Physical fitness test  Baseline
mean (SD) 
9 months
mean (SD) 
Δ (%Δ) 
6-MWT (m)  660.05 (74.86)  714.15 (93.48)  54.10 (8.20)  <0.001  0.639 
30-SCST (reps)  16.68 (3.29)  21.49 (3.54)  4.81 (28.84)  <0.001  1.423 
TUGT (s)  6.15 (0.98)  5.27 (0.76)  0.88 (-14.31)  <0.001  1.004 
CSRT (cm)  6.89 (11.83)  0.20 (11.55)  7.09 (102.90)  <0.001  0.606 

Δ: variation between baseline and 9 months; p: level of significance; d: Cohen's d effect size; 6-MWT: 6-Minute Walk Test; 30-SCST: 30-Second Chair Stand Test; TUGT: Timed Up and Go Test; CSRT: Chair Sit and Reach Test; Reps: repetitions.

No significant differences were identified in habitual physical activity (non-supervised) between the two evaluation time points by the Wilcoxon test for paired samples [735.00 (925.50) vs. 773.00 (992.00) MET-min/week, p=0.461 (data not shown in tables)].

Discussion

The main finding of the present study is that a low-cost community-based combined exercise program (aerobic+resistance+agility/balance+flexibility) induced significant benefits in aerobic fitness, muscle strength, agility/balance and flexibility in a group of middle-aged and older patients with type 2 diabetes, after nine months of intervention.

Physical fitness plays an important role in the health of this population and positive changes in physical fitness appear to predict improvements in cardiovascular risk factors independently of weight loss.24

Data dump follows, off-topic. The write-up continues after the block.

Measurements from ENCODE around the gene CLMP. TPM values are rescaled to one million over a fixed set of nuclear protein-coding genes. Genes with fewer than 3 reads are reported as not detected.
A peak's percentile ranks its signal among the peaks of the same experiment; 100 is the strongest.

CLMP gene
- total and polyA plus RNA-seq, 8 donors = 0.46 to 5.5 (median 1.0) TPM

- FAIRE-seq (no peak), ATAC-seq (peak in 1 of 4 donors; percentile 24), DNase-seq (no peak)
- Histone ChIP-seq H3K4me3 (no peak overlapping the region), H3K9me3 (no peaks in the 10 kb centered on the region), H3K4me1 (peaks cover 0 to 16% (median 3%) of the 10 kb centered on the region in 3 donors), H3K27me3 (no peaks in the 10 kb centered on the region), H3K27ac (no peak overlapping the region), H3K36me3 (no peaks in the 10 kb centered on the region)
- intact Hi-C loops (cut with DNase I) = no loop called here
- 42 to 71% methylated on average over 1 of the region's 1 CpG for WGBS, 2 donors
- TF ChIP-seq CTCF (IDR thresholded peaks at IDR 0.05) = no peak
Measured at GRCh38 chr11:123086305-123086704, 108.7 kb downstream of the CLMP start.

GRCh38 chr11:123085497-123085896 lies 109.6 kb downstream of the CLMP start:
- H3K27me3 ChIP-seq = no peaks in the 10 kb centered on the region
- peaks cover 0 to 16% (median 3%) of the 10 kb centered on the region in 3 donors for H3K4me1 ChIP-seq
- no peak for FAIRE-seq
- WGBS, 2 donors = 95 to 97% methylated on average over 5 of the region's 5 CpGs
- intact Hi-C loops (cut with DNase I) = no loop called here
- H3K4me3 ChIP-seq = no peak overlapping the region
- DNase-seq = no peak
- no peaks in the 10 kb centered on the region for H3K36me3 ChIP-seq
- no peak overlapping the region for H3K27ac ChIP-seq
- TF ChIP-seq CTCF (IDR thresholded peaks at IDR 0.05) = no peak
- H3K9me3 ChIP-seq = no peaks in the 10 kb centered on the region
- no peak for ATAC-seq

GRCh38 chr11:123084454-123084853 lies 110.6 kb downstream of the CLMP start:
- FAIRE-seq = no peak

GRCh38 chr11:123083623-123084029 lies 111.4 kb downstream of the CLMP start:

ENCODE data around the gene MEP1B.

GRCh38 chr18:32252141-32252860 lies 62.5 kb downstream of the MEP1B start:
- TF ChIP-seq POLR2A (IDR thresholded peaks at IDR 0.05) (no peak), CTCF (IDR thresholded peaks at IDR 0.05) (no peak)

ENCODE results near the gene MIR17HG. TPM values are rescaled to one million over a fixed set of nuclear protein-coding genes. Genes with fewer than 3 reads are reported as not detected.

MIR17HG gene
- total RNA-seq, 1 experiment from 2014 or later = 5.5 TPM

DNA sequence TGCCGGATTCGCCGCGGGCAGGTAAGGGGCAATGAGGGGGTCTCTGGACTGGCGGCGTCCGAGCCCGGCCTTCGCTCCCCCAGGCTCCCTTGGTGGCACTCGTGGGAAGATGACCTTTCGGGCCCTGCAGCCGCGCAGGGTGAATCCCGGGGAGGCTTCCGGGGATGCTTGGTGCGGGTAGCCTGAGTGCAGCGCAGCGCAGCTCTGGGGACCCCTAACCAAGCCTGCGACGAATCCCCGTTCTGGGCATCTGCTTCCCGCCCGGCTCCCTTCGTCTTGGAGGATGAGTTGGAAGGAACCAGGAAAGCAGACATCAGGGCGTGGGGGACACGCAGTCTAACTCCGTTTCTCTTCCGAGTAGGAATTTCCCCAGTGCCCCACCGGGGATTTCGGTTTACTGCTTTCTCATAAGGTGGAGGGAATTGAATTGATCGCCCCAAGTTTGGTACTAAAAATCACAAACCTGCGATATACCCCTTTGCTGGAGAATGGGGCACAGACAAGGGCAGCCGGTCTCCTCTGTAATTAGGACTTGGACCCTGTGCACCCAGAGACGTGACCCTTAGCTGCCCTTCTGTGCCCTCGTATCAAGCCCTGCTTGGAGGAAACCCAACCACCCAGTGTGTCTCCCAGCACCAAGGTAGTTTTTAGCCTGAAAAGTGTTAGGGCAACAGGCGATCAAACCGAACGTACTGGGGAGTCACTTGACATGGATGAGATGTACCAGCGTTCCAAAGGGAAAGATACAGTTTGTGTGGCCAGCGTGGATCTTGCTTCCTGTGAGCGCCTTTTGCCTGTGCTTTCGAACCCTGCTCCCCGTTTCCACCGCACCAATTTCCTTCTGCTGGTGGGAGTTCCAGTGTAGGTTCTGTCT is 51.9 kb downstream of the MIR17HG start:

Several studies demonstrated that a combined exercise program (aerobic+resistance+flexibility) was effective in improving aerobic fitness9,11,25, muscle strength9,10,26, and flexibility27 in individuals with type 2 diabetes, although through different exercise protocols and different intervention durations. However, these studies presented programs developed with exercise machines, such as ergometers for aerobic exercise (treadmills, stationary bikes, rowing machines, steppers and ellipticals) and/or resistance machines for resistance exercise. Although most studies have assessed aerobic fitness and muscle strength through ergometric tests and maximum repetitions tests, respectively, some of the above-mentioned works also used field tests easy to apply, as the 6MWT11,25 and 30SCST.11,26 Physical fitness assessment tests used in our study were validated against more complex laboratory tests.15,16,18 Only a minority of studies evaluated flexibility as a physical fitness outcome, despite including stretching exercises in cool-down routines.27